Many characters in the novel have had loved ones taken away by Voldemort and his supporters. It makes the stakes real, the drama relatable. Harry, the hero, Neville Longbottom (another character ruined in the end, which I will save for another post), to just name a couple. However, if you tell me that Snape saved Harry not because he was being moral, but because he was being emotional, I now see a character who was immature. I see someone who falls behind a long tedious line of tragic heroes- for that is what the once undefinable Severus Snape is now reduced to. He has gone from being a man who’s more or less all right, to a man who is fanatically devoted to a woman who he met at the age of ten, who he lost because of one accidental slur. This means the girl probably never understood him anyway. It also means this man never changed, found himself, or his idea of a relationship after his teens. This is a man who stayed in love with the same woman from the age of ten to the age of sixty(ish). This sounds like an unhealthy relationship, an obsession, a product of his love-starved childhood, rather than true love. He didn’t spend time with her after the age of fifteen. He was in love with a fifteen year old girl when he was fifty. He was in love with her idea, not her person. The main character would not have survived if Snape had ever decided to stop loving this idea, put his past behind him, to give up this near-religious devotion. The Snape in the earlier books may not have been as cuddly, but he would never have let innocents come to harm. Apparently, that protection is just limited to Harry. We don’t need a dumb reason to be cruel to the main protagonist, which in the end makes no sense. He loved Lily, why would he hate her son for having the same eyes? Green eyes of that shape, color and size can’t be one of a kind. Will he be pointlessly cruel to every person with those eyes? Some people may argue it’s because he’s her son from another man, his bully, but unfortunately that’s not how the world works. I’m sure people with more knowledge than I can piece apart the exact nature of Snape’s codependency, and people with more experience than I can better debate the difficulty of giving up love or putting a turbulent past behind you for good. But I will merely debate JKR’s narrative choices. This man apparently had the courage to move worlds and save Harry, but not the courage to tell this woman how he felt. This, as a character trait is frustrating, but is the only one I can find to be mildly compelling. But this doesn’t save him. He has turned from a force of nature to a lovesick puppy, who won’t save a boy for the sake of saving a boy. In fact, in his lowest point as a character, he won’t even debate the ethics of letting him be sacrificed in an unfortunate Jesus metaphor. Dumbledore jests that Snape is getting fond of Harry, simply because he wants to let Harry live and is showing what I would have assumed to be his moral outrage toward treating a vulnerable, trusting person that way. No. He was in love with the boy’s mother. It’s disappointing, demeaning and infuriating, not just to what I had seen so far from him, but in relation to Harry. Did neither of the men who decided Harry fate remotely care about the boy? Why then, should the audience care any more about Harry? In this point in the narrative, any reason to be emotionally invested in Harry’s journey is neutered. He has been reduced from a brave, strong, powerful man, to a puppet and a pawn in other people’s fate. He is then complicit in it, even naming his son after the two people who sentenced him to death for the greater good, neither of whom cared about his happiness, neither of whom saw him as a person. This is the drastic emotional consequence within the narrative of explaining Snape’s motives in such a childish, forced way. It makes us detached from Harry, because his actions simply do not matter. Snape is no longer a humanitarian, who looks at the vulnerable, remembers his own helplessness and saves them because he knows that helplessness better than anyone. He is now at his core a selfish, denied, repressed human being, who only cares about his heartbreak. And from his scene with Dumbledore, begging for Lily’s life, we know he cares about nothing more. His scene in the movie picturing Snape cradling Lily’s body isn’t tragic, it’s downright creepy. Yes, it’s Snape losing the one thing he cares about, but it isn’t compelling storytelling, because this is an emotionally and morally stunted man who has not grown up, who has not gotten over his fantasy with a married woman. A woman whose dead body he is cradling in front of her baby son. This is not how healthy people react to situations, though perhaps judgement isn’t something I should pass on this character,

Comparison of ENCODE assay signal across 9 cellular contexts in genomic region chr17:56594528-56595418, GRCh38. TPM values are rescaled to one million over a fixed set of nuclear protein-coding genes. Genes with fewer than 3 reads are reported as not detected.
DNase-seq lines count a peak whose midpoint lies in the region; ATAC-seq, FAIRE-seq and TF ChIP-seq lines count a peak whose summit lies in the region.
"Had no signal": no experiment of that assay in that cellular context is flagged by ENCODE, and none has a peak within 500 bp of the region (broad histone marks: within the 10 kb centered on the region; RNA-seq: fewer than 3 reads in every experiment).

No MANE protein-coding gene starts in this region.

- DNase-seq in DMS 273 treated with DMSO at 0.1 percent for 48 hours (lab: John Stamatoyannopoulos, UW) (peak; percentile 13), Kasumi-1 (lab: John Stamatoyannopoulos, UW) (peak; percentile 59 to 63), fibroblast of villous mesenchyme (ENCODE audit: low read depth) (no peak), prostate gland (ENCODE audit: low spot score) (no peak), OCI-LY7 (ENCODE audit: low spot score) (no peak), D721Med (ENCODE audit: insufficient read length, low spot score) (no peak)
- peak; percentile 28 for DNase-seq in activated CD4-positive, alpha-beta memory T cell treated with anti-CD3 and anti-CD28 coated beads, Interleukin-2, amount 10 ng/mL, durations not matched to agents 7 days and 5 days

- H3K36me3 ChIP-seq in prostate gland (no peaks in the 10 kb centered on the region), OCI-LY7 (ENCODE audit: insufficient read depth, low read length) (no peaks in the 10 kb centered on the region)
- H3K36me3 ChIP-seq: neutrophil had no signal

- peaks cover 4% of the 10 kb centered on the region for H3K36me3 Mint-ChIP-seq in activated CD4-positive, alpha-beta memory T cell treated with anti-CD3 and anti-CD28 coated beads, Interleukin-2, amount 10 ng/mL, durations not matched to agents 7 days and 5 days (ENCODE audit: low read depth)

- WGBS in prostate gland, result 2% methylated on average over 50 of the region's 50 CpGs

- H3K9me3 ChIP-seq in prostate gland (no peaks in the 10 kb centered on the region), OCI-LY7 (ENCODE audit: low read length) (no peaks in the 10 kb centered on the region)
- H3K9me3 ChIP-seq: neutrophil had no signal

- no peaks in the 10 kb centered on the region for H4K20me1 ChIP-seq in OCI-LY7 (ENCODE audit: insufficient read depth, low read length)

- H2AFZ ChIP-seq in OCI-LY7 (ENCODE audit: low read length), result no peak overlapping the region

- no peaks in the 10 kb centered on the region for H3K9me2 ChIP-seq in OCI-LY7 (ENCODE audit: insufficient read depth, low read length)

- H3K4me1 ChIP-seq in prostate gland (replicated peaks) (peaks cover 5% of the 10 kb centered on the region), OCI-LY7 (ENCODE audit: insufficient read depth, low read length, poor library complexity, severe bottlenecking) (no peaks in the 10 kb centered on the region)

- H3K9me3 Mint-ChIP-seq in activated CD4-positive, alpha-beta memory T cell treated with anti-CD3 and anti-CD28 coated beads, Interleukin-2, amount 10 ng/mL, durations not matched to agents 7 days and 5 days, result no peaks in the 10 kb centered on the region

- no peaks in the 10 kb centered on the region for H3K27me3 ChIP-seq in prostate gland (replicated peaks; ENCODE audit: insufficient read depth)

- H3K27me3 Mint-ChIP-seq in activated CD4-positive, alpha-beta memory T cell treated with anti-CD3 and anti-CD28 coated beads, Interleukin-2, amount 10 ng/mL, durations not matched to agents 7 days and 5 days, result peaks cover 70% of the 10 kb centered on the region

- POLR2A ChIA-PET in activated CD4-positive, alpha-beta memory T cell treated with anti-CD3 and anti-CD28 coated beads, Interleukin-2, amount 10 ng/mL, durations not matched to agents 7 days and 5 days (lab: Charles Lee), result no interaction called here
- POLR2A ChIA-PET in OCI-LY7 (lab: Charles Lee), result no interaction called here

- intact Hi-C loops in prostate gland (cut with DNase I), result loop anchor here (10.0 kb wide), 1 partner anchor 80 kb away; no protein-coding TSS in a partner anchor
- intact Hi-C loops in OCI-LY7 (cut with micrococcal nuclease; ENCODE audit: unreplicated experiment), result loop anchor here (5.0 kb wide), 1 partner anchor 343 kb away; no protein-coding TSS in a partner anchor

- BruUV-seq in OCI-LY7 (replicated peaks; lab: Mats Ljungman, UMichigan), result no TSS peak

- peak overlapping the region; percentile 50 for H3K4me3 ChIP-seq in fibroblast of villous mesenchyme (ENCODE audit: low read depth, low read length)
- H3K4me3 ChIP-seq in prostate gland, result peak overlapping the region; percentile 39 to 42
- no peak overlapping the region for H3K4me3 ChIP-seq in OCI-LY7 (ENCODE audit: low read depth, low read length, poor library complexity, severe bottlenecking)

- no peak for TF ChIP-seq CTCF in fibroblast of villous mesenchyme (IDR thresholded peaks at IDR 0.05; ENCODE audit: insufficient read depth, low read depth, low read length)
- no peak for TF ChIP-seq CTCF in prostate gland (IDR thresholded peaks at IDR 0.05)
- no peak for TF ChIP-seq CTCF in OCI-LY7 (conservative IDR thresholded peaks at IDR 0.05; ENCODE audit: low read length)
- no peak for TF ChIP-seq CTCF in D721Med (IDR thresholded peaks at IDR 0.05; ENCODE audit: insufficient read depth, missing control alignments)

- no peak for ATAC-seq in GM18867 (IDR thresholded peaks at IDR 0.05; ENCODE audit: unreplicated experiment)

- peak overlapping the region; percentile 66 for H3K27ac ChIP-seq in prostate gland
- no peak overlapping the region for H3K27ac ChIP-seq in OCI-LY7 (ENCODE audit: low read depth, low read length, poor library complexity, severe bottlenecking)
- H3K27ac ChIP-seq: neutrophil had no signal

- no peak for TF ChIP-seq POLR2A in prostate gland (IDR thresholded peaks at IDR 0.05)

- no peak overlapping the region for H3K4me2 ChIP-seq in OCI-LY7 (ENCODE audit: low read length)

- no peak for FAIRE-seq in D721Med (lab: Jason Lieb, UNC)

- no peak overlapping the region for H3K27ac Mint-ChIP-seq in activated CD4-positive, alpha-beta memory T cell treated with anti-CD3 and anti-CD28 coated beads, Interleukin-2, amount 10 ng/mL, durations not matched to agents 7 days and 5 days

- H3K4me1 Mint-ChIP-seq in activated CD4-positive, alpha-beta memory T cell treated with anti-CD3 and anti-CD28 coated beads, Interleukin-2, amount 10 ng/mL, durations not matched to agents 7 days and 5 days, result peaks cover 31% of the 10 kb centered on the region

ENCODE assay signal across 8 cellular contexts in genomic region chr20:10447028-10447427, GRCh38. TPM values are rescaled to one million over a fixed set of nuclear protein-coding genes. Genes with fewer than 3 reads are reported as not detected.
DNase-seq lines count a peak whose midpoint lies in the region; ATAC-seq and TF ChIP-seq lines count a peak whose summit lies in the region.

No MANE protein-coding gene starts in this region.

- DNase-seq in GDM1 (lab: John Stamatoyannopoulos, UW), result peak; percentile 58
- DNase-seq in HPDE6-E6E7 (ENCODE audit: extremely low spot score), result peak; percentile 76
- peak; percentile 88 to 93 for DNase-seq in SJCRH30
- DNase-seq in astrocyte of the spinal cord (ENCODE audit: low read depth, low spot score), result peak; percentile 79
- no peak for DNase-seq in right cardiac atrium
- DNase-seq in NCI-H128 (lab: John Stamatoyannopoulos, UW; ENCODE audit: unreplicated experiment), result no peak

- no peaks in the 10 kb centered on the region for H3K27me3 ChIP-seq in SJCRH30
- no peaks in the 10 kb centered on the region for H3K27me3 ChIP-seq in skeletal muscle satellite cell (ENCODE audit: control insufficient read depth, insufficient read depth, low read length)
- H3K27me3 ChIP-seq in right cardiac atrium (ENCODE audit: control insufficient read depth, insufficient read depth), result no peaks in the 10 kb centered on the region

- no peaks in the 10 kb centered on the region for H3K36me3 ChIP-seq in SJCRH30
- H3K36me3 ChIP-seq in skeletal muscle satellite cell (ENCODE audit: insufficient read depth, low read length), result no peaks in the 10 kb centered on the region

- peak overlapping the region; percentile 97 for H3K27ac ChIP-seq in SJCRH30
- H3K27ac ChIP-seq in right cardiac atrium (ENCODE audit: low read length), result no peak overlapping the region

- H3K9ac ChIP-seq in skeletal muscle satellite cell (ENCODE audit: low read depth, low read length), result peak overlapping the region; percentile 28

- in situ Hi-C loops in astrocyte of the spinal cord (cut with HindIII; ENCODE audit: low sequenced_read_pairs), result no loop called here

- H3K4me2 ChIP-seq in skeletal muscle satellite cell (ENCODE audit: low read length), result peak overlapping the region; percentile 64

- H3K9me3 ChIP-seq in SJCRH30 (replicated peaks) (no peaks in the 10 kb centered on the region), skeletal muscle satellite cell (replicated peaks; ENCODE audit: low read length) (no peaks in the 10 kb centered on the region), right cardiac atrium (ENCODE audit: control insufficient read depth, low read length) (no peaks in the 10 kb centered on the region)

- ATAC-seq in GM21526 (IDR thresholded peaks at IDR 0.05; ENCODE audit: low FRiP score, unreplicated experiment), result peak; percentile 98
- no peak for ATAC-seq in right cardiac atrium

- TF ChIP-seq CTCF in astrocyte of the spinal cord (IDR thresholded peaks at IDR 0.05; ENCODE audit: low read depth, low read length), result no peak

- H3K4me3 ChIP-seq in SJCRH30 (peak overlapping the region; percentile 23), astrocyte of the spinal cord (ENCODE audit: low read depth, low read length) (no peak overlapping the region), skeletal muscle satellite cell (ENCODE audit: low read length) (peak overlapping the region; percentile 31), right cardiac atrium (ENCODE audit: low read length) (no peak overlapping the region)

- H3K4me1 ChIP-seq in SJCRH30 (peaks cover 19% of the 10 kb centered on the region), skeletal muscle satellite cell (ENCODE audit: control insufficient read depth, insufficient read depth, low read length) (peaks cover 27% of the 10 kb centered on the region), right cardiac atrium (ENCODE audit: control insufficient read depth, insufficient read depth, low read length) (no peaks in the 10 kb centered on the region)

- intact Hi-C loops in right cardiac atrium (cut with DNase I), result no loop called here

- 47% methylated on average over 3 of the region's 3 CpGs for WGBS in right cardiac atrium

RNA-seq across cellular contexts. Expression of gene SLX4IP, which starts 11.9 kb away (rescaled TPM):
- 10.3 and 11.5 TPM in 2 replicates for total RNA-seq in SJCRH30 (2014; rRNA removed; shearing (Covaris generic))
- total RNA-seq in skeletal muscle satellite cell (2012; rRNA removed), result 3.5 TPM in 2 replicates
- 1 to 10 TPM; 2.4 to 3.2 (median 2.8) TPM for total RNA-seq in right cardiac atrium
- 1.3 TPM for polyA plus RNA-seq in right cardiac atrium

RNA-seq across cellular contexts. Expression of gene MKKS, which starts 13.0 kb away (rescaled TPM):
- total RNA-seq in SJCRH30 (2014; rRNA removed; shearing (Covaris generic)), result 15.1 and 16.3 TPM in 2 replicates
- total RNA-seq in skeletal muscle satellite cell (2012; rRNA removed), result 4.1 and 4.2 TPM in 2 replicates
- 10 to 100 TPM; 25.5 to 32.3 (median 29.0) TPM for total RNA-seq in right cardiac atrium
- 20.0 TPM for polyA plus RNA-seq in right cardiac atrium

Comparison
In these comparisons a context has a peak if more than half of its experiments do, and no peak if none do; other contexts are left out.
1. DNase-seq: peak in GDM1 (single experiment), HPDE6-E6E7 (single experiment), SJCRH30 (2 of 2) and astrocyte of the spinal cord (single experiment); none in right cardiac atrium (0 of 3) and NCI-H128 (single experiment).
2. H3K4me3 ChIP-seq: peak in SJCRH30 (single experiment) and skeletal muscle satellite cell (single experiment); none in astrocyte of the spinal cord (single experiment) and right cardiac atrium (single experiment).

The biggest problem with explaining Snape’s motives isn’t that it reduced him. It is that we didn’t really need this. Snape’s unjustified anger toward Harry didn’t need to be explained. Not many children who spend their hours sitting indoors alone reading and then thinking about what they read need to be told that people can be mean and petty for no particular reason. Most of them know. What they needed to be told was that there’s a life after this. There’s a career where they can shine, no apologies to be given, people’s expectations to contradict, enough emotional maturity to save whiny children of bullies. And JKR nearly goddamn said it. She nearly created a masterful grey character who at the same time was probably the most accurate reflection of reality. She nearly created a character who was grounded in everyday problems, who was nearly shattered by the mundane, by the strain of being normal, but refused to let that hold them for long. A character who was surrounded by magic, but knew that there were demons in the world that magic couldn’t fix. A character who was seen as greasy and slimy, but didn’t let that affect his life choices. Instead she opted for an angsty, unrequited lover who existed, like movie Lupin, to make Lily Potter desirable, I can’t begin to piece apart the issues with the plain teenage melodrama of this idea. Yes, teenagers think its forever. But then they go to college, and work. They realize how wrong they are, and in how many much more excruciating and varied ways the world can continue to break their hearts. My problem isn’t that love was the answer, it was the kind of love that JKR chose to focus on. In fact, that is my biggest problem with this choice. Snape didn’t just get his heart broken by Lily. He didn’t get it broken by anyone or anything else.